apoBank: Claim filed by BKK für Heilberufe is unfounded


BKK für Heilberufe (a public health insurance fund) has filed legal action against Deutsche Apotheker- und Ärztebank (apoBank), Düsseldorf/Germany. BKK is seeking damages of EUR 391 million based on alleged unlawful lending in an amount of EUR 113 million. This was announced by the bank in an ad-hoc press release dated January 3, 2005.

In response to the claim, apoBank has stated that it is wholly without any factual foundation and that the bank has consistently adhered to its legal opinion in the earlier phases of this dispute. The bank's view is supported by several legal opinions prepared by external experts, who have confirmed the untenability of the claims and the underlying reasoning. apoBank will therefore move for a nonsuit.

Standard & Poor's: No impact on rating

In this context, rating agency Standard & Poor's Ratings Services stated on January 4, 2005 that the claim for damages will have no impact on the bank's rating (A-/Stable/A-2). While it is impossible to predict the outcome of the legal action or the impact on apoBank's financial profile - if any - at this stage, Standard & Poor's understands that the bank has taken reasonable measures during the lending relationship to avoid undue legal or credit risk. At this stage, it is still unclear if the presiding court will allow the action to proceed. The ratings on apoBank continue to be based on the bank's sound stand-alone risk profile, and also reflect its membership in the cooperative banking sector's system of solidarity. apoBank had adjusted common equity of EUR 1.2 billion and reported a pretax profit of EUR 145 million at December 31, 2003. (Source: Standard & Poor's RatingsDirect online database)

BKK claim puts into question the permissibility of lending to compulsory health insurance funds

As submitted to Deutsche Apotheker- und Ärztebank in advance, the reasons for the claim generally put into question the permissibility of lending to compulsory health insurance funds, which would have unpredictable consequences for the entire compulsory health insurance sector and the lending banks.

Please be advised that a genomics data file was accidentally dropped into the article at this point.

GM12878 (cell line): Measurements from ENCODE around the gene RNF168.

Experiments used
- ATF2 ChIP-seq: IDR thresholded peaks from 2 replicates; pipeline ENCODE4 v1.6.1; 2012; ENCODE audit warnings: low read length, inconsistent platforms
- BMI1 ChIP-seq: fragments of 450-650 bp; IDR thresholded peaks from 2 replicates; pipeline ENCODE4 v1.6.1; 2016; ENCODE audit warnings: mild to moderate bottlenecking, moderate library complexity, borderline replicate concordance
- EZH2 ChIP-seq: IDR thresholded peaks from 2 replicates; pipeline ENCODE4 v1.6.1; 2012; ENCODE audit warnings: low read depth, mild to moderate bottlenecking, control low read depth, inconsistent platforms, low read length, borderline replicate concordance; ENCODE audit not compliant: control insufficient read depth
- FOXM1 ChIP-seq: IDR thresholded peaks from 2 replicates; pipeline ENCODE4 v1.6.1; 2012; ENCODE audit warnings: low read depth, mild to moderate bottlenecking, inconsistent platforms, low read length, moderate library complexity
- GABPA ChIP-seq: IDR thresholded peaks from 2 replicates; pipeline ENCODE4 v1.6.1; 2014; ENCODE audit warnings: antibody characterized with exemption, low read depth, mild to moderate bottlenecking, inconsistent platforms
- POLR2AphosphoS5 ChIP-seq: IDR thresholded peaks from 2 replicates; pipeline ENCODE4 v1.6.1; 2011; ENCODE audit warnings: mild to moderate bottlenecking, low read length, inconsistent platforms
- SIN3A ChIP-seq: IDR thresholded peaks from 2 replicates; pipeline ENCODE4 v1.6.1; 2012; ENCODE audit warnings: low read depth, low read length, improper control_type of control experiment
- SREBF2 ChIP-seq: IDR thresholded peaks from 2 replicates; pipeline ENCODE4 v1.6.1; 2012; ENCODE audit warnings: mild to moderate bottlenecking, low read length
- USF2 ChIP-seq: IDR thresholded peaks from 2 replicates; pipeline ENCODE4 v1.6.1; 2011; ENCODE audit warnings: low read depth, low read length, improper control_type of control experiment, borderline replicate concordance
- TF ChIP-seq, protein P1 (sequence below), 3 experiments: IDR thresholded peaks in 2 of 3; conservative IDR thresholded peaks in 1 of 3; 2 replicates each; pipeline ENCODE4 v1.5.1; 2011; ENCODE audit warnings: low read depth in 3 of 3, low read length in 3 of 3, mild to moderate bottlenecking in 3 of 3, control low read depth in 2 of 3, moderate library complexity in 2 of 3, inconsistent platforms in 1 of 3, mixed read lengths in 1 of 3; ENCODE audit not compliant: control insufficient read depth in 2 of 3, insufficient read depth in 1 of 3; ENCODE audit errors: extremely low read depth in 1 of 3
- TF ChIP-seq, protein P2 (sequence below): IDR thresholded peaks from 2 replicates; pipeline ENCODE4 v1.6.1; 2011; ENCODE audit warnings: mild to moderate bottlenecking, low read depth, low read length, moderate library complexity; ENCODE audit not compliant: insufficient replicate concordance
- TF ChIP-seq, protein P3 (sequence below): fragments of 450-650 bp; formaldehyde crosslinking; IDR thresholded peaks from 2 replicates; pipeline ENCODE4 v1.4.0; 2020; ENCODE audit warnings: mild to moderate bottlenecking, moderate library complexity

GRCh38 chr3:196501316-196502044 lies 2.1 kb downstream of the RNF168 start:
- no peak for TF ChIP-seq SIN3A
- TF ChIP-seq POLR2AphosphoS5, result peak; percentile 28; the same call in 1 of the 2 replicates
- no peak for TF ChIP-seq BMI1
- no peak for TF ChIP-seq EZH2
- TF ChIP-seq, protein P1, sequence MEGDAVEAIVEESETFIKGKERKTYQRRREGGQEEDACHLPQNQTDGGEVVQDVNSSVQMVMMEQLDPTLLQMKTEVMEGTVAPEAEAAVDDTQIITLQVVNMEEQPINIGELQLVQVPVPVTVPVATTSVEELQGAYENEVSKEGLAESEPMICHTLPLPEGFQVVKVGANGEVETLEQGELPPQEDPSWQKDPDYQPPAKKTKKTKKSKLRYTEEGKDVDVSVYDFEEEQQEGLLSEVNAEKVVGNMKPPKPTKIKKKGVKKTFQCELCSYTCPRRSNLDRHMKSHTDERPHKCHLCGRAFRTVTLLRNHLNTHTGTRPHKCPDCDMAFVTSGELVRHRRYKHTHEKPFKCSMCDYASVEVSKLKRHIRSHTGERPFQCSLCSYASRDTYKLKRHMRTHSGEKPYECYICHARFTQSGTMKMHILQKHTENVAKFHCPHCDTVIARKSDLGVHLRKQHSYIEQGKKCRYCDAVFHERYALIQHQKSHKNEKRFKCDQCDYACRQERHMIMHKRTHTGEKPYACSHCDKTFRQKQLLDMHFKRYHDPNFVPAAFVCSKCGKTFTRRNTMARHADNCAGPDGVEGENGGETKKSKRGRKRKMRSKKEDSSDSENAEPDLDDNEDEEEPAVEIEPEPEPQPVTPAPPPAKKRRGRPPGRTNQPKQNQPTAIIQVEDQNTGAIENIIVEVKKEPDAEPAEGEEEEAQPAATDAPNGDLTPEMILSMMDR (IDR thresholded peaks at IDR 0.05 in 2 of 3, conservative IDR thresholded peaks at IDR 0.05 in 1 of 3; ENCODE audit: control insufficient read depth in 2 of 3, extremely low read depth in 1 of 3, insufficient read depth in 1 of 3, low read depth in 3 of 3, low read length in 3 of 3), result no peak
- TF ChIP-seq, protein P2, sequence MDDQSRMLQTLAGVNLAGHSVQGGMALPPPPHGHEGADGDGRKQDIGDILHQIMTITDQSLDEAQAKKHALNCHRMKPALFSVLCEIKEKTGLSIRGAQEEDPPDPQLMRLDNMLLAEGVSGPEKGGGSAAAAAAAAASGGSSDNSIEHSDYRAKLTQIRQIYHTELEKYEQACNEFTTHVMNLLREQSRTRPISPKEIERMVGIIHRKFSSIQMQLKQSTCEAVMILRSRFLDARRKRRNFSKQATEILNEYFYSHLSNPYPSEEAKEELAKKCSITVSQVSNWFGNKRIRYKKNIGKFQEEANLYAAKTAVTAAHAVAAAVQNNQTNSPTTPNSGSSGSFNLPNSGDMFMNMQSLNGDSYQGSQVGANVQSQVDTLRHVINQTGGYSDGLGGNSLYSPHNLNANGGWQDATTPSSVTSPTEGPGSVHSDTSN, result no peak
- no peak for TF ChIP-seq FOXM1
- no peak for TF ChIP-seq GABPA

Against the background of the financial difficulties at BKK für Heilberufe and the resulting - partly public - discussion about the financial restructuring and merger of this health insurance fund, the latter is apparently attempting to obtain a major "contribution" to this financial restructuring from Deutsche Apotheker- und Ärztebank.

It is a fact, however, that apoBank is neither legally nor otherwise obliged to make a "contribution" to the financial restructuring of BKK für Heilberufe.

Deutsche Apotheker- und Ärztebank has acted correctly and in a timely manner

When the first signs of a critical development at BKK für Heilberufe emerged in July 2002, Deutsche Apotheker- und Ärztebank rang the alarm - vis-à-vis both BKK für Heilberufe and BKK-Landesverband Nordrhein-Westfalen (the North Rhine-Westphalian association of company health insurance funds), which was called in by apoBank. In this situation, apoBank agreed to continue its lendings to BKK für Heilberufe only because the association urged the bank to do so and, on July 19, 2002, expressly confirmed its liability - which generally applies to the bank's total claims - specifically for the case in question. Also at the express request of the association, Deutsche Apotheker- und Ärztebank supported the financial restructuring by increasing the loan. For this purpose, a liquidity agreement was signed by BKK für Heilberufe, BKK-Landesverband Nordrhein-Westfalen and Deutsche Apotheker- und Ärztebank on August 13, 2002.

BKK für Heilberufe and the liability question

To fulfil its sovereign tasks, the government, in addition to other instruments, delegates certain activities to corporations under public law. This is why the government is obliged to ensure that the corporations under public law are able to perform the tasks entrusted to them. In its capacity as a corporation under public law, BKK für Heilberufe is integrated into the government liability scheme; the function of the health insurance fund is to carry out sovereign tasks in the healthcare sector.